We’re expecting 400 people each day, with around 300 of those actually getting involved in the sprints and a hackathon – where analytical experts led by Microsoft will delve into large volumes of data on leakage to see what lessons can be learned.

The sprint sessions will be sandwiched between yoga and mindfulness on the mornings and a range of entertainment on the evenings, including live comedy, music, inspirational talks, and even a pub quiz. At the end of it all, we will be converting one of the main tents into comic book heaven and hosting a special ball in support of the global charity, WaterAid.

The big questions under consideration during the week are:

 ‘Rain, Hail or Shine’: How can we reduce flooding? Led by headline sponsor IBM

  • ‘Keep It Flowing’: What do we know about leakage from water pipes and how can we fix it? Led by NWG and headline sponsor Microsoft, alongside a Microsoft-led Hackathon of data relating to leakage.
  • ‘Preparing for the Future’: How do we upgrade our infrastructure for the 21st Century effectively and affordably? Led by headline sponsor Reece Innovation
  • ‘Tomorrow’s World’: What will living and working look like in 2030? Led by headline sponsor CGI
  • ‘How Green is Your City?’: What can businesses do to improve the environment in the North East? Led by headline sponsor Ordnance Survey
  • ‘21st Century Reach’: How can we optimise a mobile workforce for a complex network business? Led by headline sponsor BT

The NWG Innovation Festival is  delivered in association with Newcastle University, Genesys, Interserve, Costain Resources, PC1, Tech Mahindra, Mott MacDonald Bentley (MMB), Wipro, Virgin Media Business, Schneider, Wheatley Solutions, Sopra Steria, Accenture, 1Spatial, Infosys and Unify.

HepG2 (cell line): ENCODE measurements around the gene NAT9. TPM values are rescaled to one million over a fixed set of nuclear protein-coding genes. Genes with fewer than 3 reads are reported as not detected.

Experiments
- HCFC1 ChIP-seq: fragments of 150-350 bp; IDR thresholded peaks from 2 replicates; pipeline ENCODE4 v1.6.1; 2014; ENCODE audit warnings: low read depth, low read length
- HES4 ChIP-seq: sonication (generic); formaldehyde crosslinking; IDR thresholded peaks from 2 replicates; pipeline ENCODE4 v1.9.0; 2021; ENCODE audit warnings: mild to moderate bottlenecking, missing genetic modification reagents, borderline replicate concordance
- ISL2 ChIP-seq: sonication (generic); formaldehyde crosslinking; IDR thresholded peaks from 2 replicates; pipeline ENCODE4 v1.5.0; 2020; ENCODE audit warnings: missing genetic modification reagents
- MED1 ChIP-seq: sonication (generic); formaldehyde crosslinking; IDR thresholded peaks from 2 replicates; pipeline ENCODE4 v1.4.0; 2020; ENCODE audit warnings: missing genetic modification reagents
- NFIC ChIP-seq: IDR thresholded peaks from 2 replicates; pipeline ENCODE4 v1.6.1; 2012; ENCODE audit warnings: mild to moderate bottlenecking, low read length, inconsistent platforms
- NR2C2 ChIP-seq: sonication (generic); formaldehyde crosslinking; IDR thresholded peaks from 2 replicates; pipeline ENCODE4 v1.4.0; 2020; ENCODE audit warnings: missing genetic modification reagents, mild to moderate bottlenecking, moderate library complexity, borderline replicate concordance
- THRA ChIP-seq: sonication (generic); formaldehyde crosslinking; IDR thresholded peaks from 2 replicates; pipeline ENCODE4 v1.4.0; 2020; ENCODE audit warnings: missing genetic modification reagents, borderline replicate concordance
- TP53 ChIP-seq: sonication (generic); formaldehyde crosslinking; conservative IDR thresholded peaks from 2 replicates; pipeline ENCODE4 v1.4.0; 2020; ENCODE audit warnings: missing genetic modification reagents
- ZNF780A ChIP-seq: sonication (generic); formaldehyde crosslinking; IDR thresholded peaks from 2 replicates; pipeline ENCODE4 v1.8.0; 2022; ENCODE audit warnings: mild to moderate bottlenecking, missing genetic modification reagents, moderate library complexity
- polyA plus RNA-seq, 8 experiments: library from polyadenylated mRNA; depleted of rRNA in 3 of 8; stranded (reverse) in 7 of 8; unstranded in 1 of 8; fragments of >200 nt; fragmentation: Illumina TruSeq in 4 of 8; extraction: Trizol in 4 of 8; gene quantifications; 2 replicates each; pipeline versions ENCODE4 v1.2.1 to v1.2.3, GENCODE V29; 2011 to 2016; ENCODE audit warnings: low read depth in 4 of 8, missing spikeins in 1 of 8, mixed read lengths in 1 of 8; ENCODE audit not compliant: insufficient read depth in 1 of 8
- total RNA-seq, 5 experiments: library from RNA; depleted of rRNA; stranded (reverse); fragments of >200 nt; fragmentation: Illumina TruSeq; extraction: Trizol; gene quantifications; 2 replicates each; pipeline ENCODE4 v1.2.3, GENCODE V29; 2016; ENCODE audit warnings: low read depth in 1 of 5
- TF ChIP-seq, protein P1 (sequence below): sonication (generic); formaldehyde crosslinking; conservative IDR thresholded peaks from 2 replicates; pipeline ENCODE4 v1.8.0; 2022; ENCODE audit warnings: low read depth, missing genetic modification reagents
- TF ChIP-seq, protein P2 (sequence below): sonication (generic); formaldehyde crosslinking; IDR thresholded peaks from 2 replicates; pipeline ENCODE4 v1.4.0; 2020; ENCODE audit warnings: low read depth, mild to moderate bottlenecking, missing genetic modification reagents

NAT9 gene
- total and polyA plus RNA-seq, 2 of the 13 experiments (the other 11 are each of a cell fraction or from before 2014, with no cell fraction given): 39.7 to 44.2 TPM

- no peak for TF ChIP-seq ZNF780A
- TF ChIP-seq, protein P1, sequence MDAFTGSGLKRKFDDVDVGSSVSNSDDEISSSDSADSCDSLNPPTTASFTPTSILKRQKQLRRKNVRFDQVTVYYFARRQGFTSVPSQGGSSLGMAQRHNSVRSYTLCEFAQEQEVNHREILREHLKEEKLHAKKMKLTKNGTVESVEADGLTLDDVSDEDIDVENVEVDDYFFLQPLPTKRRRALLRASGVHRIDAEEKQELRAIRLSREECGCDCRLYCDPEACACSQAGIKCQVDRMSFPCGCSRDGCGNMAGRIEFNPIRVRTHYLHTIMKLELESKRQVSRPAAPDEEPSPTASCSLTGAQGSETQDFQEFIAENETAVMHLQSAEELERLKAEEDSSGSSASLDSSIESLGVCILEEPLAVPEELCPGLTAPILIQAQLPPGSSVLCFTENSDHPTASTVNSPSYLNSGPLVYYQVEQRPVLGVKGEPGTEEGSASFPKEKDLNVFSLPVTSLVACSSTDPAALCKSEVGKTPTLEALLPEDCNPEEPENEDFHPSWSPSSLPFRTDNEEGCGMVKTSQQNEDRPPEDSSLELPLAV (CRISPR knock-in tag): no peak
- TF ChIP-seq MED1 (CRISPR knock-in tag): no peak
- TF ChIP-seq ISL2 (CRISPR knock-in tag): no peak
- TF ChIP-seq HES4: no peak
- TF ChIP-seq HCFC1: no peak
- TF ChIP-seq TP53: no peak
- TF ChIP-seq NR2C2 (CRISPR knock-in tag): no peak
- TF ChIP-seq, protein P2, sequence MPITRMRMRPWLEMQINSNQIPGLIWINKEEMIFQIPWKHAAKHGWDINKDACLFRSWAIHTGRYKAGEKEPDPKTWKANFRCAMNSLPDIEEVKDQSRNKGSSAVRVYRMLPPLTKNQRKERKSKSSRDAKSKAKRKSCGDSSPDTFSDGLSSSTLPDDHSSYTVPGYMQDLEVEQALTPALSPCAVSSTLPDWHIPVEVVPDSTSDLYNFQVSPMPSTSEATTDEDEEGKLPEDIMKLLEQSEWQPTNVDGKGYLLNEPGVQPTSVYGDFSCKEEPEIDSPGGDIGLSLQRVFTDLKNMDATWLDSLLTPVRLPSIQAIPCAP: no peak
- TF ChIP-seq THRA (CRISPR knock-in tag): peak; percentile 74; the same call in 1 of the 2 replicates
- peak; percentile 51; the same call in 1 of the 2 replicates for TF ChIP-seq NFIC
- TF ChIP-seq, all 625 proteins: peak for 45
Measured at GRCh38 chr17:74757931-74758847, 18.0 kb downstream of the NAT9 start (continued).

People can find out more about what’s taking place at the NWG Innovation Festival, and how they can get involved at

For further media information, call 0191 3015678.

How Electricity Works


In the latest science blog for England’s North East ALBERT SIMPSON explains how electricity works.

Man’s discovery and ability to utilise the natural phenomena of electricity has perhaps changed the world like no other. From its beginnings, bringing daylight to the darkness of night, right through to its facilitation of the modern digital age, there is certainly no denying electricity’s importance.

As far as North East England is concerned few regions have played such an important part in the development of electricity as a resource to serve man and this was particularly the case in the pioneering developments of electric light during the nineteenth century.

Joseph Swan (left) Charles Algernon Parsons (right)
Joseph Swan (left) Charles Algernon Parsons (right)

The region saw the invention of the world’s first electric light bulb by Sunderland’s Joseph Swan (1828-1914), whose later Gateshead home was the first to be wired for electric light. Further north Cragside in Northumberland was the first house in the world to be lit by electricity generated from water power.

In Newcastle, Moseley Street was the first street lit by electricity and the city’s Portland Road saw engineer J.H. Holmes manufacture the first quick break electrical switch.